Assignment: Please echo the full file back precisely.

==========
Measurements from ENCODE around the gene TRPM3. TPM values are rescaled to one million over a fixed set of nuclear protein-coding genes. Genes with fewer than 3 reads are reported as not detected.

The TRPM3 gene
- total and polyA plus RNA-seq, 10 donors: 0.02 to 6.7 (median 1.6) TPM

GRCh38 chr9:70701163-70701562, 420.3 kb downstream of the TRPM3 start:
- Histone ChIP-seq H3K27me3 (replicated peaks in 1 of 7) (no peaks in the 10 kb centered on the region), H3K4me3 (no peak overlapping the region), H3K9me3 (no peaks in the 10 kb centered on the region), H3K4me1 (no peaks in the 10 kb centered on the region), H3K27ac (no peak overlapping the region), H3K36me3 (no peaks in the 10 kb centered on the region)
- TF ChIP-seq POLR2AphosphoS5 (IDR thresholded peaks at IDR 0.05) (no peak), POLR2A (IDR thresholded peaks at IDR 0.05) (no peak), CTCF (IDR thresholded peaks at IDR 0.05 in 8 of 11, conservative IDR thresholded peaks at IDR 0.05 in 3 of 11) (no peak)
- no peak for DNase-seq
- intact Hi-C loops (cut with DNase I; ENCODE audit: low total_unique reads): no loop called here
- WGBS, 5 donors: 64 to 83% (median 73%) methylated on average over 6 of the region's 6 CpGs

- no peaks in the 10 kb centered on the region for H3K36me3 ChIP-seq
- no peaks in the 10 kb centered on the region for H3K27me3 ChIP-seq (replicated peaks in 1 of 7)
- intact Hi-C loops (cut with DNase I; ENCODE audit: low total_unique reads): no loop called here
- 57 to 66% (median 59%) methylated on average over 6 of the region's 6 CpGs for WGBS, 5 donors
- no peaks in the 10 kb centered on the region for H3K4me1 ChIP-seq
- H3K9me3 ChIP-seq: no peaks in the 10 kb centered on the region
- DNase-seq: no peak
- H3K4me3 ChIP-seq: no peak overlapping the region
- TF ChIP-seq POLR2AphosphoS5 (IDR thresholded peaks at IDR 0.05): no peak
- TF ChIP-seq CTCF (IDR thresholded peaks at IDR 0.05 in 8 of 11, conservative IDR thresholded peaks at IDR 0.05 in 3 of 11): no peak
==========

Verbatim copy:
Measurements from ENCODE around the gene TRPM3. TPM values are rescaled to one million over a fixed set of nuclear protein-coding genes. Genes with fewer than 3 reads are reported as not detected.

The TRPM3 gene
- total and polyA plus RNA-seq, 10 donors: 0.02 to 6.7 (median 1.6) TPM

GRCh38 chr9:70701163-70701562, 420.3 kb downstream of the TRPM3 start:
- Histone ChIP-seq H3K27me3 (replicated peaks in 1 of 7) (no peaks in the 10 kb centered on the region), H3K4me3 (no peak overlapping the region), H3K9me3 (no peaks in the 10 kb centered on the region), H3K4me1 (no peaks in the 10 kb centered on the region), H3K27ac (no peak overlapping the region), H3K36me3 (no peaks in the 10 kb centered on the region)
- TF ChIP-seq POLR2AphosphoS5 (IDR thresholded peaks at IDR 0.05) (no peak), POLR2A (IDR thresholded peaks at IDR 0.05) (no peak), CTCF (IDR thresholded peaks at IDR 0.05 in 8 of 11, conservative IDR thresholded peaks at IDR 0.05 in 3 of 11) (no peak)
- no peak for DNase-seq
- intact Hi-C loops (cut with DNase I; ENCODE audit: low total_unique reads): no loop called here
- WGBS, 5 donors: 64 to 83% (median 73%) methylated on average over 6 of the region's 6 CpGs

- no peaks in the 10 kb centered on the region for H3K36me3 ChIP-seq
- no peaks in the 10 kb centered on the region for H3K27me3 ChIP-seq (replicated peaks in 1 of 7)
- intact Hi-C loops (cut with DNase I; ENCODE audit: low total_unique reads): no loop called here
- 57 to 66% (median 59%) methylated on average over 6 of the region's 6 CpGs for WGBS, 5 donors
- no peaks in the 10 kb centered on the region for H3K4me1 ChIP-seq
- H3K9me3 ChIP-seq: no peaks in the 10 kb centered on the region
- DNase-seq: no peak
- H3K4me3 ChIP-seq: no peak overlapping the region
- TF ChIP-seq POLR2AphosphoS5 (IDR thresholded peaks at IDR 0.05): no peak
- TF ChIP-seq CTCF (IDR thresholded peaks at IDR 0.05 in 8 of 11, conservative IDR thresholded peaks at IDR 0.05 in 3 of 11): no peak